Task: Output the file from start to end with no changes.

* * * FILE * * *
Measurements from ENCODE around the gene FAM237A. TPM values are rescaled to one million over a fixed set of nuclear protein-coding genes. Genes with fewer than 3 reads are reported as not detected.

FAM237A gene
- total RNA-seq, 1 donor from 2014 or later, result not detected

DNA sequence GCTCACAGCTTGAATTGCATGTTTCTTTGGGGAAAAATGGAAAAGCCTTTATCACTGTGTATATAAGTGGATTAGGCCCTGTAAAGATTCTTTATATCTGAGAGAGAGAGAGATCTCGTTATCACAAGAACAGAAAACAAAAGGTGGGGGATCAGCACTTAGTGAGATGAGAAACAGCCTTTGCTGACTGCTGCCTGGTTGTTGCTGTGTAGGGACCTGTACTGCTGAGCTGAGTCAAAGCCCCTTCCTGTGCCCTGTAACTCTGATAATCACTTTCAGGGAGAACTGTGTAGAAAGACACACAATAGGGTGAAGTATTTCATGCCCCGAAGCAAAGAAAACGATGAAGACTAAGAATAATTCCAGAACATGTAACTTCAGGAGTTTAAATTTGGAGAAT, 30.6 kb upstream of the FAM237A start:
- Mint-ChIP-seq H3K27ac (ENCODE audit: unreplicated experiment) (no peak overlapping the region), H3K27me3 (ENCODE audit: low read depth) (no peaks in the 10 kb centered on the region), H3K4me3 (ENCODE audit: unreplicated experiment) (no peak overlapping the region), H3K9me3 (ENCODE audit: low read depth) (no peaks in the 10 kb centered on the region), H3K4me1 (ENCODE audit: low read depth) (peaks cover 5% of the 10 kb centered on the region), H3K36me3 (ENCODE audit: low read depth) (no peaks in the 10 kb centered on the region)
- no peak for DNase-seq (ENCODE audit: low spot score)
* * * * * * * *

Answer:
Measurements from ENCODE around the gene FAM237A. TPM values are rescaled to one million over a fixed set of nuclear protein-coding genes. Genes with fewer than 3 reads are reported as not detected.

FAM237A gene
- total RNA-seq, 1 donor from 2014 or later, result not detected

DNA sequence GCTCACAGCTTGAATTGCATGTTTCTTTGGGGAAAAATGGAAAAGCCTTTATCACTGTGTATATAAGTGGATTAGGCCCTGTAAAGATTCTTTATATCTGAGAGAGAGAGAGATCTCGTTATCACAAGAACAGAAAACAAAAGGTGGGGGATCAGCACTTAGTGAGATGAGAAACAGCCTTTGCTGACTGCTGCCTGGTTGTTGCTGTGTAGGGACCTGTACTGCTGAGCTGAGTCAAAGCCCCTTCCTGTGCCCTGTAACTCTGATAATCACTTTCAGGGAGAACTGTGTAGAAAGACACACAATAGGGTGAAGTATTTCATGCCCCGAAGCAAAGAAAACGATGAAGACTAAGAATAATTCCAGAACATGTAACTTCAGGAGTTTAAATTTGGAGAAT, 30.6 kb upstream of the FAM237A start:
- Mint-ChIP-seq H3K27ac (ENCODE audit: unreplicated experiment) (no peak overlapping the region), H3K27me3 (ENCODE audit: low read depth) (no peaks in the 10 kb centered on the region), H3K4me3 (ENCODE audit: unreplicated experiment) (no peak overlapping the region), H3K9me3 (ENCODE audit: low read depth) (no peaks in the 10 kb centered on the region), H3K4me1 (ENCODE audit: low read depth) (peaks cover 5% of the 10 kb centered on the region), H3K36me3 (ENCODE audit: low read depth) (no peaks in the 10 kb centered on the region)
- no peak for DNase-seq (ENCODE audit: low spot score)